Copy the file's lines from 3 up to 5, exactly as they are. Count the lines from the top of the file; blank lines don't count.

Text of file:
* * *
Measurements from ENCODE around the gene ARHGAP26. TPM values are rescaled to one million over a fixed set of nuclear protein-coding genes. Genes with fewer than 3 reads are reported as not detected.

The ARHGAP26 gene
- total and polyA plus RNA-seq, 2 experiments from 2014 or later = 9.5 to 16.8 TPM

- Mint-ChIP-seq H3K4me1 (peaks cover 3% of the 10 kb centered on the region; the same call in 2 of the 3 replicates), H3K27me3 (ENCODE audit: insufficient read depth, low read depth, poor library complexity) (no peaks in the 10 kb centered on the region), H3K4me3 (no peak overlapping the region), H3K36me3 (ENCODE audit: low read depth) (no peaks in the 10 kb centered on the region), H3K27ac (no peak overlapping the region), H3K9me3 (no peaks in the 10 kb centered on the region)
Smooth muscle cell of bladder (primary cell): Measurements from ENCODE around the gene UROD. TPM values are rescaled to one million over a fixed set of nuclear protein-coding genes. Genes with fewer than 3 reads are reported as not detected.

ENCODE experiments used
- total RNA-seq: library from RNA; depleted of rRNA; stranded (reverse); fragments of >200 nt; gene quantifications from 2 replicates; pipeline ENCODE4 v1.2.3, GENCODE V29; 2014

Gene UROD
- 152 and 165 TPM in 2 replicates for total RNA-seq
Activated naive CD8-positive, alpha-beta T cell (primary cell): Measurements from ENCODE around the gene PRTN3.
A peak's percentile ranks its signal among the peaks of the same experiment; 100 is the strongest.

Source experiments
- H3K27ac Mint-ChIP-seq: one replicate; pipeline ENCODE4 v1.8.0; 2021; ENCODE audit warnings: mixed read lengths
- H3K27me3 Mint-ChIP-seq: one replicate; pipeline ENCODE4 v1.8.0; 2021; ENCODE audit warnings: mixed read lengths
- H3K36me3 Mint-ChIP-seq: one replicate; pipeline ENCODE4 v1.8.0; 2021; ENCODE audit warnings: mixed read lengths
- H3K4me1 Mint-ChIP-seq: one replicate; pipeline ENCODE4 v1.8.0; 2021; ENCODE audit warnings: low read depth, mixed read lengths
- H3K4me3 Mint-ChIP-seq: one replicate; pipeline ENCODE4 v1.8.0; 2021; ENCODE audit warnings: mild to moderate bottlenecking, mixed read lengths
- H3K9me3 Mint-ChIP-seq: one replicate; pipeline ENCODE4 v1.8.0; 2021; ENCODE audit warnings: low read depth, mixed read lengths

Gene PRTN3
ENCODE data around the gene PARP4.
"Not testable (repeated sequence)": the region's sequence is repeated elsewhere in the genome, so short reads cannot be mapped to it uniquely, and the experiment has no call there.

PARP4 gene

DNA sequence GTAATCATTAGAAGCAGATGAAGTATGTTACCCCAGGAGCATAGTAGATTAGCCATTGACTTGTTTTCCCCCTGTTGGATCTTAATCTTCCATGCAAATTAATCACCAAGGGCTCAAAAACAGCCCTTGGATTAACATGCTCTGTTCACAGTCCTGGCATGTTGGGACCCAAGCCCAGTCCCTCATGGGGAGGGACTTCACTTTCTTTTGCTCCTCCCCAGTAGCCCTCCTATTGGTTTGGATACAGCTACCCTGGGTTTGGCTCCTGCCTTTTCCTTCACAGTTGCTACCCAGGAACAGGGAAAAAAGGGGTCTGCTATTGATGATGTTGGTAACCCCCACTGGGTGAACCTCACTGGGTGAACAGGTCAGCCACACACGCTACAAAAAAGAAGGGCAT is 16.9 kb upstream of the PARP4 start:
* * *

- total and polyA plus RNA-seq, 2 experiments from 2014 or later = 9.5 to 16.8 TPM

- Mint-ChIP-seq H3K4me1 (peaks cover 3% of the 10 kb centered on the region; the same call in 2 of the 3 replicates), H3K27me3 (ENCODE audit: insufficient read depth, low read depth, poor library complexity) (no peaks in the 10 kb centered on the region), H3K4me3 (no peak overlapping the region), H3K36me3 (ENCODE audit: low read depth) (no peaks in the 10 kb centered on the region), H3K27ac (no peak overlapping the region), H3K9me3 (no peaks in the 10 kb centered on the region)
Smooth muscle cell of bladder (primary cell): Measurements from ENCODE around the gene UROD. TPM values are rescaled to one million over a fixed set of nuclear protein-coding genes. Genes with fewer than 3 reads are reported as not detected.